What Does it Mean to Have Your Probation Revoked?

by Ambrosio Rodriguez | Jul 26, 2023 | Criminal Law
What Does it Mean to Have Your Probation Revoked?

Probation is a form of punishment given by the court that allows offenders to live in their community under supervision instead of serving time in jail or prison. It’s often given to low-risk offenders when judges believe rehabilitation outside jail holds more promise than inside one. 

When on probation in Los Angeles, you’re expected to follow certain rules known as terms or conditions outlined during the sentencing. These vary depending on many factors, including the judge, the severity of the crime/whether it’s a felony or misdemeanor, and your criminal history

Common conditions include meeting with a probation officer regularly, taking random drug tests, maintaining employment, and remaining arrest-free. 

Summary Probation vs. Felony Probation

Probation can take different forms depending on the severity of the crime committed. 

Misdemeanor probation, also known as summary probation, applies to less serious crimes and is unsupervised. You likely won’t have a designated officer checking in regularly. 

Felony probation is given for more serious felony offenses. It’s supervised, meaning you’re assigned an officer to whom you must report to. The conditions of felony probation overall are much more stringent than they are for summary probation. 

What is a Probation Violation?

A probation violation occurs when you break any condition or rule set in your probation terms. Examples include not appearing for scheduled court hearings, failing to report to your assigned probation officer, getting arrested for another offense while still on probation, or even traveling outside a specific area without the necessary permission.

Keep in mind that the consequences of violating these terms vary depending upon the nature of the breach committed. They could include something minor, like a warning issued by the probation officer, or more serious consequences, like probation revocation. 

Probation Violation Hearing – Having Your Probation Revoked

At a probation violation hearing, the judge has three potential options to choose from depending on the circumstances:

Reinstate Probation: If violations are considered minor, the judge might acknowledge that you violated the terms, but decide to reinstate the existing terms in hopes that you will comply with the conditions going forward. 

Modify the Terms of Probation: In cases where more serious breaches occurred but jail time seems extreme, the judge could opt for altering the original terms to make them stricter. Examples include a longer probationary period, therapy sessions, anger management, community service, more check-ins with your probation officer, and more frequent drug testing. 

Revoke Probation: For repeated or severe violations, the judge may decide that the only option they believe is appropriate is to revoke your probation. If this occurs, you will have to serve the remainder of your probationary term in jail or prison. 

The Probation Violation Hearing

No matter what decision the judge makes regarding your probationary term, there must first be a probation violation hearing. A probation violation hearing is where a judge decides if you’ve broken any terms of your probation. The prosecution will present evidence of this breach. 

However, it’s crucial to note that during these hearings, prosecutors only need to prove claims by a preponderance of the evidence. This means they just have to show that it’s more likely than not that what they’re presenting is true – there’s more than a 50% chance that the facts are as they are presented.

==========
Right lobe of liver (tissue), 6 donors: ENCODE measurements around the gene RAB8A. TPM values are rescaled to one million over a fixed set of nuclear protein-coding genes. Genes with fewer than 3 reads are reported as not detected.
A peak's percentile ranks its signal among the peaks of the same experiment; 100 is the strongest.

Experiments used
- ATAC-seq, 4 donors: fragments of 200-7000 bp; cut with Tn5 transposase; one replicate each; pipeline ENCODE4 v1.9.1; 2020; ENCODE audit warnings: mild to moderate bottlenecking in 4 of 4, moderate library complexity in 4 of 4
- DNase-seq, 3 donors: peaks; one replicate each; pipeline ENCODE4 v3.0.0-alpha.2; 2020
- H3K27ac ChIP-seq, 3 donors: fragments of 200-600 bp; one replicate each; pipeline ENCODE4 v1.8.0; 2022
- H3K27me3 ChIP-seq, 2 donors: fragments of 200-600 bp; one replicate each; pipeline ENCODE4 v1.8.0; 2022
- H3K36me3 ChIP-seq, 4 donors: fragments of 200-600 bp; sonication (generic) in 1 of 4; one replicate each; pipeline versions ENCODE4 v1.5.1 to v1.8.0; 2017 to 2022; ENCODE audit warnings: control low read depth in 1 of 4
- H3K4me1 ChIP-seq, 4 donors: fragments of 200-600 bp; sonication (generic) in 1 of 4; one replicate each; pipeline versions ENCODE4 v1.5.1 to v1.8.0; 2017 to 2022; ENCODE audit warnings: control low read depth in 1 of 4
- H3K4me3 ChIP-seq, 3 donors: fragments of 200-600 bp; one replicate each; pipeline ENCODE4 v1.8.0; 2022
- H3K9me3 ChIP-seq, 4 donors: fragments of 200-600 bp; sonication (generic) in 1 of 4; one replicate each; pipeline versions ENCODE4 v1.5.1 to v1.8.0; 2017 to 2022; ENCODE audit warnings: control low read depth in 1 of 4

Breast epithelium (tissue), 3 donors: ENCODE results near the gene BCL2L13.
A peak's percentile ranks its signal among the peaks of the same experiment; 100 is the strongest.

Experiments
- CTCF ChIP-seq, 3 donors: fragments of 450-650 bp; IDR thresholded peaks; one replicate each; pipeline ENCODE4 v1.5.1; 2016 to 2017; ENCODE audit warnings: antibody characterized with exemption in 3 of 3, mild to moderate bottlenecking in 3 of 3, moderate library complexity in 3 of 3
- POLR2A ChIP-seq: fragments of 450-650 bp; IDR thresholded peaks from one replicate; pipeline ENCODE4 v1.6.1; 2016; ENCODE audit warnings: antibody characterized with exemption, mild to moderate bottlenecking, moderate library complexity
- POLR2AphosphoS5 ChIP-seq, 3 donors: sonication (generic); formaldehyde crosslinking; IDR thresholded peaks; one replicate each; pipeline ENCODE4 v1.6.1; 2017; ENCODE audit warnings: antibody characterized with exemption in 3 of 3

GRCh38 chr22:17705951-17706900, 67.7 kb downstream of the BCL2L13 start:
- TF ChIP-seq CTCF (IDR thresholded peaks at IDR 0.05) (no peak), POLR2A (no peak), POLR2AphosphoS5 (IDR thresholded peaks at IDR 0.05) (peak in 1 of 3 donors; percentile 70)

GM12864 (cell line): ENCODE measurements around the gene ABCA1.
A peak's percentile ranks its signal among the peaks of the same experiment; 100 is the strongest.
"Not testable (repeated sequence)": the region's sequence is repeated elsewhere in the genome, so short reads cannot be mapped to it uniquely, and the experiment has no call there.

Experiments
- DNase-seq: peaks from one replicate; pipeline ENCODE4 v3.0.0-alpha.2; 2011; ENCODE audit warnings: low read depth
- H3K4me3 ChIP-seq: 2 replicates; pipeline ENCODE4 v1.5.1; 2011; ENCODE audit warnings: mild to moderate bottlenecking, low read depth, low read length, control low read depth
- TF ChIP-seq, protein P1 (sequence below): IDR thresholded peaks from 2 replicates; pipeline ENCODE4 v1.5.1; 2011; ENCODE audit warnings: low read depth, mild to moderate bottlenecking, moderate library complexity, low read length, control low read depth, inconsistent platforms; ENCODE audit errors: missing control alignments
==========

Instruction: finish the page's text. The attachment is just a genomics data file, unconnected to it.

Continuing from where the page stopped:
This requirement for proving their case is significantly lower than the beyond a reasonable doubt standard used in criminal trials.

Once the prosecutor concludes presenting their side, you’ll get an opportunity (usually through your criminal defense attorney) to contest the allegations. You can argue that either the proposed violations never occurred or that if there were breaches, they were not that serious and do not warrant a revocation or change in your conditions. 

Based on these arguments, the judge will then decide which side they believe. 

How Can a Los Angeles Criminal Defense Attorney Help With a Probation Violation?

If you’re facing a probation violation in Los Angeles, it’s essential to work with a criminal defense lawyer. Here’s how they can help: 

Analyzing the Allegations

A Los Angeles criminal defense lawyer will initially evaluate the circumstances surrounding alleged violations and work to protect your rights. They’ll formulate the best possible defense strategies.

Negotiating with Probation Officers and Prosecutors

If violations have occurred, your attorney can reach out to the probation officer and/or the prosecutor to negotiate reduced penalties or alternative punishments on your behalf, like modifying your probation conditions or attending a treatment center.

Representing You at Your Probation Violation Hearing

In scenarios where hearings become inevitable, having a criminal defense lawyer presenting your case before the judge will increase your chance of receiving a fair hearing and potentially staying out of jail.

Should you require assistance with any probation-related matter, don’t hesitate to reach out to a probation violation lawyer.

Contact the Los Angeles Criminal Defense Law Firm of The Rodriguez Law Group Today For Help

For more information please contact the Los Angeles Criminal Defense law firm of The Rodriguez Law Group for a free consultation, give us a call at (213) 995-6767 or visit our convenient location:

The Rodriguez Law Group – Los Angeles Criminal Defense Attorney
626 Wilshire Blvd Suite 460, Los Angeles, CA 90017, United States